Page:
Occupy Wall Street Movement Kicks Off 2012 With Demos
With Occupy the Rose Parade going off without a hitch, the Occupy Wall Street movement kicks off 2012 with a strong number of demonstrations.
Ringing in the New Year, the annual Tournament of Roses Parade, viewed by 47 million Americans across the country, ended with roughly 5000 peaceful Occupy Wall Street movement demonstrators. It was a move negotiated between the City of Pasadena and Occupy the Rose Parade organizers which allowed participants to march in the parade with anti-corporate, anti-wall street banners, countering a parade known for its traditional corporate ties. Occupy protesters from Los Angeles camped along the parade route, hoping cameras would catch a glimpse of their signs while others arrived early for bleacher seats to support Occupy the Rose Parade marchers.
The month of January continues to shape up with hundreds of Occupy protesters from across the country descending on Washington DC forOccupy Congress on January 17, when the House is scheduled to be in session. Some of the movement’s best bloggers, livestreamers and social media geniuses will document this historic gathering. Members of the 112th Congress have shown mixed emotions towards Occupy Wall Street. Majority Leader Rep. Eric Cantor, R-VA., expressed concern of the "growing mobs that occupy wall street" whereas House Democratic Leader Nancy Pelosi, D-CA., said she supports the growing nationwide Occupy Wall Street movement. Whether the Congressional reception to the Occupy Wall Street movement is warm or cold, Occupy protesters have chosen to rally its political voice on Capitol Hill to draw attention that corporate money has corrupted our elected officials.
Inspired by the arrest of Princeton professor Cornel West on the steps of the Supreme Court and marking the second anniversary of Citizens United v. Federal Election Commission, Move to Amend declared January 20 as a national day of protest known as Occupy The Courts, targeting the courts as a possibility to bring cases against corporate power and government abuse. According to the Move to Amend website, there are hundreds of demonstrations scheduled across the country taking place at Federal buildings, Capitol buildings and local courthouses, calling for an end to corporate personhood.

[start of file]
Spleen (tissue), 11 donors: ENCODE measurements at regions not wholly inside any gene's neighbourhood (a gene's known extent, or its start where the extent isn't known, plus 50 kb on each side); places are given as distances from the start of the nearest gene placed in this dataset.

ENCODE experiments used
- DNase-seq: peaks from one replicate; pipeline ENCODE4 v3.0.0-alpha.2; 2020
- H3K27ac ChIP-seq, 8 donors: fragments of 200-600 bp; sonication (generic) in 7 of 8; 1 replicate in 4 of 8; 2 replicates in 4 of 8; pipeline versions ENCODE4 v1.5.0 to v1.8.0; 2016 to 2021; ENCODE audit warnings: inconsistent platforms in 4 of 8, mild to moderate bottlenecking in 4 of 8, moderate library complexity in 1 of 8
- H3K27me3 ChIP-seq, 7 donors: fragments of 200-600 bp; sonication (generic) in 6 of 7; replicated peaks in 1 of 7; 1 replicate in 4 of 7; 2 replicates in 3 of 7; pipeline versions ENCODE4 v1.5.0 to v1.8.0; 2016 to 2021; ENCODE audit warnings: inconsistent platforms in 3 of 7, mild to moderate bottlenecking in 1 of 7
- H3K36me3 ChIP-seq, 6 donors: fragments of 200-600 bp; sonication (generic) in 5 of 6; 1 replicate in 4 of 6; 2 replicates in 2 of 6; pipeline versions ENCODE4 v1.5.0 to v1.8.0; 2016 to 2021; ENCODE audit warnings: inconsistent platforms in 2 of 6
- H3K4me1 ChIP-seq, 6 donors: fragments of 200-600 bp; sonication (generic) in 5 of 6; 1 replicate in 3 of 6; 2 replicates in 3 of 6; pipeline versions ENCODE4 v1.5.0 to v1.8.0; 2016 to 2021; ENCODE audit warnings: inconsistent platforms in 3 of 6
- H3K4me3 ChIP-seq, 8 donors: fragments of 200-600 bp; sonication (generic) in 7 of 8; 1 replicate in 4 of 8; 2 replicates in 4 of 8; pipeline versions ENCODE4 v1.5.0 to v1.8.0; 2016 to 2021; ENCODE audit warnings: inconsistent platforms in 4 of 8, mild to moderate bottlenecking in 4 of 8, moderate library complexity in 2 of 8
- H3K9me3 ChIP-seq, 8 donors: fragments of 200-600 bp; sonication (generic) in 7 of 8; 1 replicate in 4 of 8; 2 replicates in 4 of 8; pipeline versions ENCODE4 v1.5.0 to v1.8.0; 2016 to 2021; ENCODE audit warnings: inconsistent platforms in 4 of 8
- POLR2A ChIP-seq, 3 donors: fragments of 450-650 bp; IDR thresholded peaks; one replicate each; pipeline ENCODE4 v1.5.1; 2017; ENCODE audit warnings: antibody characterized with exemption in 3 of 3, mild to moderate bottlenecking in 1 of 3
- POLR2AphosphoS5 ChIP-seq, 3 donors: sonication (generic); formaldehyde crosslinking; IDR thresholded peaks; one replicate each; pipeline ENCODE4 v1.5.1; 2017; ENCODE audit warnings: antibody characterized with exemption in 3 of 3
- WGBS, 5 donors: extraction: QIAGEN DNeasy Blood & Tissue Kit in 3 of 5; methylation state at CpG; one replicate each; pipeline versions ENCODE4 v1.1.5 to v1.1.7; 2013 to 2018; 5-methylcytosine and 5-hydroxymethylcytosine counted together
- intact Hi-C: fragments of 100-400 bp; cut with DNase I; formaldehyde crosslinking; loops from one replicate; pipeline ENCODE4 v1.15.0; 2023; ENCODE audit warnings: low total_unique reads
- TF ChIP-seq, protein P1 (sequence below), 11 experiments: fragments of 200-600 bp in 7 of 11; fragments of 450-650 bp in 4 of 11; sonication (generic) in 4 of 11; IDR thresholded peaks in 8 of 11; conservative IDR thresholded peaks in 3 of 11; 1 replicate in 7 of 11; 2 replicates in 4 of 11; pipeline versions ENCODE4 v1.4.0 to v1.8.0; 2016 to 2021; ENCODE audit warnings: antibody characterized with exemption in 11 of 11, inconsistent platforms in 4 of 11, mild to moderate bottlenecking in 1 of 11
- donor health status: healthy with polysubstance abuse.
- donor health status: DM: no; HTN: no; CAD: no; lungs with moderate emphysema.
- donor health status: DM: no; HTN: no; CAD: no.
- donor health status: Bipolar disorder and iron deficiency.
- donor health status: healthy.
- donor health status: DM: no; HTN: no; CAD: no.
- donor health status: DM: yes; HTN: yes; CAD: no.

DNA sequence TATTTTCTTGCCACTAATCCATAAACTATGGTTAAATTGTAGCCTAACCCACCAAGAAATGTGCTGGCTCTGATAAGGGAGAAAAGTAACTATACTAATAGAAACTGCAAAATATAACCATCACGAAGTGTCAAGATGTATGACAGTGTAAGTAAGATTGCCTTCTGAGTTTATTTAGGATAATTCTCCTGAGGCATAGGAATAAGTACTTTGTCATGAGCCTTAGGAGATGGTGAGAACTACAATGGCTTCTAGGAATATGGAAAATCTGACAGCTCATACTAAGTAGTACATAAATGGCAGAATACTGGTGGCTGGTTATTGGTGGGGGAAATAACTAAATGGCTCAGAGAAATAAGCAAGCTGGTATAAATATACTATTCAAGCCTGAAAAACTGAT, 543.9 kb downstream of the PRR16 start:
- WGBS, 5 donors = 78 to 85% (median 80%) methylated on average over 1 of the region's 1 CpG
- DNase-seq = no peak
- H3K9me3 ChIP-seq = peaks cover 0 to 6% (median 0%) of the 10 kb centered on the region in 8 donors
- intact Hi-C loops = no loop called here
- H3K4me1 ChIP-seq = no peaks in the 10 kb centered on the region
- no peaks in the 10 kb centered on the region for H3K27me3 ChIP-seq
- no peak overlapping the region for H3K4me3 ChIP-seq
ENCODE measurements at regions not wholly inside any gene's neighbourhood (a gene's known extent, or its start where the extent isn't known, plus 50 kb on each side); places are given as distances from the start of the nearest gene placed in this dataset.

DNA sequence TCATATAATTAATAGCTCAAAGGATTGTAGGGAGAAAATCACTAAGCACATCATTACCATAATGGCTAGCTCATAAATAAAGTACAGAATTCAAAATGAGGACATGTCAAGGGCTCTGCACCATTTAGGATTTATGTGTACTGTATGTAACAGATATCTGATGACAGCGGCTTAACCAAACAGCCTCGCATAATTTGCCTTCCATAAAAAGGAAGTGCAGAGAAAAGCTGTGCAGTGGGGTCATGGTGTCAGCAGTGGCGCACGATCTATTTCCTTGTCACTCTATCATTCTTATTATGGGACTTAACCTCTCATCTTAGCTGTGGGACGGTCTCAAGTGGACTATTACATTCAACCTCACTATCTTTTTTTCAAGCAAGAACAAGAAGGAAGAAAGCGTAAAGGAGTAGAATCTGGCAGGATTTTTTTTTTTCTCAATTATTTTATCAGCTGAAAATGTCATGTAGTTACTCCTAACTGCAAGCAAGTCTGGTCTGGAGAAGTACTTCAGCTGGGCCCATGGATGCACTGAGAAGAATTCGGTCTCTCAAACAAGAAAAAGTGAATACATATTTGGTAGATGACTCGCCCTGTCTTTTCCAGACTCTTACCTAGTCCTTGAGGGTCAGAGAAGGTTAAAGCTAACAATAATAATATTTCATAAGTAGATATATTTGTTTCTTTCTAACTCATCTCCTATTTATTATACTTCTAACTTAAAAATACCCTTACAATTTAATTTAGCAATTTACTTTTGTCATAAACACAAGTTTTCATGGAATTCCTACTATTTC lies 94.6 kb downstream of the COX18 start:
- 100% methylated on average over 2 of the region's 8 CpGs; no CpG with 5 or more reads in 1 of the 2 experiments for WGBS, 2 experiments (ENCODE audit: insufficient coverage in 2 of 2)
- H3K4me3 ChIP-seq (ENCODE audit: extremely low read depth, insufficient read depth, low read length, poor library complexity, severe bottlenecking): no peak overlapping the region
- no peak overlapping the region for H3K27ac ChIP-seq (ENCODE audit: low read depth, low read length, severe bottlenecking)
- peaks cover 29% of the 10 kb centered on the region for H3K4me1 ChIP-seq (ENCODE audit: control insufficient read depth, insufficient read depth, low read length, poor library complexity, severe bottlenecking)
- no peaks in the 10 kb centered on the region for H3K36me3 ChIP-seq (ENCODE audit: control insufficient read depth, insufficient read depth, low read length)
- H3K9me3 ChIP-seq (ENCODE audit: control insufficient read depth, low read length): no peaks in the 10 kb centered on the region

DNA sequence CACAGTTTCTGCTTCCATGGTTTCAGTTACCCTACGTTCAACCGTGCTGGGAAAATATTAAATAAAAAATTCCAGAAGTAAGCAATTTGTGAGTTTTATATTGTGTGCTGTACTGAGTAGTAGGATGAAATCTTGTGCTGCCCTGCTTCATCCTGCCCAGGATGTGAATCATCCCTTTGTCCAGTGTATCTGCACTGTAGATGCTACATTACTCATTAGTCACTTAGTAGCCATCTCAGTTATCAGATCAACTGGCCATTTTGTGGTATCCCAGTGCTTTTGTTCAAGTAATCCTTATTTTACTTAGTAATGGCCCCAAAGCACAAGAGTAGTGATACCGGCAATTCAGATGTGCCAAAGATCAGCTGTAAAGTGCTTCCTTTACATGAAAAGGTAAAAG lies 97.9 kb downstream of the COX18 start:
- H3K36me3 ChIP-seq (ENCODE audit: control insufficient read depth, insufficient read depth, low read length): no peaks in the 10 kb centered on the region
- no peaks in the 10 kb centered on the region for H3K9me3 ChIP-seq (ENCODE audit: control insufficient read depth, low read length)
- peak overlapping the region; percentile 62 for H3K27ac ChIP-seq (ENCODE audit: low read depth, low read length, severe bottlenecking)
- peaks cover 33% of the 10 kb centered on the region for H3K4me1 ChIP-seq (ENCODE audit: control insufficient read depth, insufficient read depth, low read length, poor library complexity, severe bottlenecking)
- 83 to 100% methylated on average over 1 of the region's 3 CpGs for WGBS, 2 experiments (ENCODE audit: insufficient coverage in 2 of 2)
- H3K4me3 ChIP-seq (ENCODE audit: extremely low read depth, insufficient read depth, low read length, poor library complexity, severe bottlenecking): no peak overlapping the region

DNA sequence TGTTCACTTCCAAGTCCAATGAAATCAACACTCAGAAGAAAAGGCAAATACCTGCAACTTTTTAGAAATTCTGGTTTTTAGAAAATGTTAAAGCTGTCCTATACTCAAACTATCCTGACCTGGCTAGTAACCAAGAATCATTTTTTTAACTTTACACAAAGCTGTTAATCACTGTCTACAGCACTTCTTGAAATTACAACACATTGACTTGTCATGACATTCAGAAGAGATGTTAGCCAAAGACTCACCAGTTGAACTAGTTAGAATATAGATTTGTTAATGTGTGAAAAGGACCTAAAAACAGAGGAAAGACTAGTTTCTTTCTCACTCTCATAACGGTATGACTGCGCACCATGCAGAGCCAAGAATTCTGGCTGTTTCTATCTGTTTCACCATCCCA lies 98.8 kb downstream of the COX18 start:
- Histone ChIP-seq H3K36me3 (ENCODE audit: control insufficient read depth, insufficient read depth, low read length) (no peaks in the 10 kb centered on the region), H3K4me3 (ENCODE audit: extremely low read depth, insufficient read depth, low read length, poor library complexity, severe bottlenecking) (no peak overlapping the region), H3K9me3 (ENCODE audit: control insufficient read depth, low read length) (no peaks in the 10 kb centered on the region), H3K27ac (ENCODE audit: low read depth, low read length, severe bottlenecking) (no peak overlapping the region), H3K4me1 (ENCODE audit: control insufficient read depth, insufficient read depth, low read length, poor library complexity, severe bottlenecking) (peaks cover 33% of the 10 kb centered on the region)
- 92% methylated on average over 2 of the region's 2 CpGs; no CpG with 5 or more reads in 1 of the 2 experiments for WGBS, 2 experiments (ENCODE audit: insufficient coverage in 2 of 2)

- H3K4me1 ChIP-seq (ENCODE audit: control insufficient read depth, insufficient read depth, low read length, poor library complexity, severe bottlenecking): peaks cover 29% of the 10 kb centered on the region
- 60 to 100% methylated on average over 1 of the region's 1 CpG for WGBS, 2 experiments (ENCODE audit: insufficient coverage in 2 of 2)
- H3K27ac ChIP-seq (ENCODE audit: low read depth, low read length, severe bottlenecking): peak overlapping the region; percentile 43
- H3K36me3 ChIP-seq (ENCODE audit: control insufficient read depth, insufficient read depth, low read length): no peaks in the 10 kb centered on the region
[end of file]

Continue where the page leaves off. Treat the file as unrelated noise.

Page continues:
Across the country on the West Coast, the San Francisco-Bay Area continues to be a hot bed for the Occupy Wall Street movement with organizers coordinating a day of action to protest the financial district in downtown San Francisco in what is coined as Occupy Wall Street West. After a couple of cargo port shutdowns in Oakland, hundreds are now focusing attention to office high-rises which are home to the 1% corporations that contributed to the financial crisis and economic meltdown. Occupy Wall Street West organizers are encouraging people to take the day off from work, school and participate. The day long action of flash mobs, bike-powered concerts, occupations of financial and political offices, chanting, picketing and freeway blogging will culminate in a massive march on January 20.
Meanwhile, Occupy protesters in Longview, Washington, are supporting the local International Longshore and Warehouse Union (ILWU) in their ongoing battle to gain jobs at a new grain terminal operated by the EGT. While ILWU represents workers at all West Coast grain terminals, EGT has excluded them from the new site. Union members have taken action, halting trains from entering the terminal. Organizers now have their sights set on the arrival of the first cargo ship to the grain terminal. Occupy protesters along the West Coast are on stand-by to join the port protest. A date for the shipment has not yet been set.
Later, millions of women across the globe will collectively rise up on March 8, International Women's Day, to put a spotlight on the need for social and economic justice. Women have played a crucial role in the Arab Spring and Occupy Wall Street movement. WomenOccupy, a network of women in the movement, are providing a space to connect, share, learn, and build to confront corporate greed and monetary inequality and address patriarchy, heterosexism and transphobia within the Occupy Wall Street movement.
While Occupy Wall Street was met with chilly evictions over the winter, the spirit has heated up in moving its persistency against social and economic inequality and greed from outside the urban camps to inside the pillars of power, continuing to have unity in decentralized demonstrations.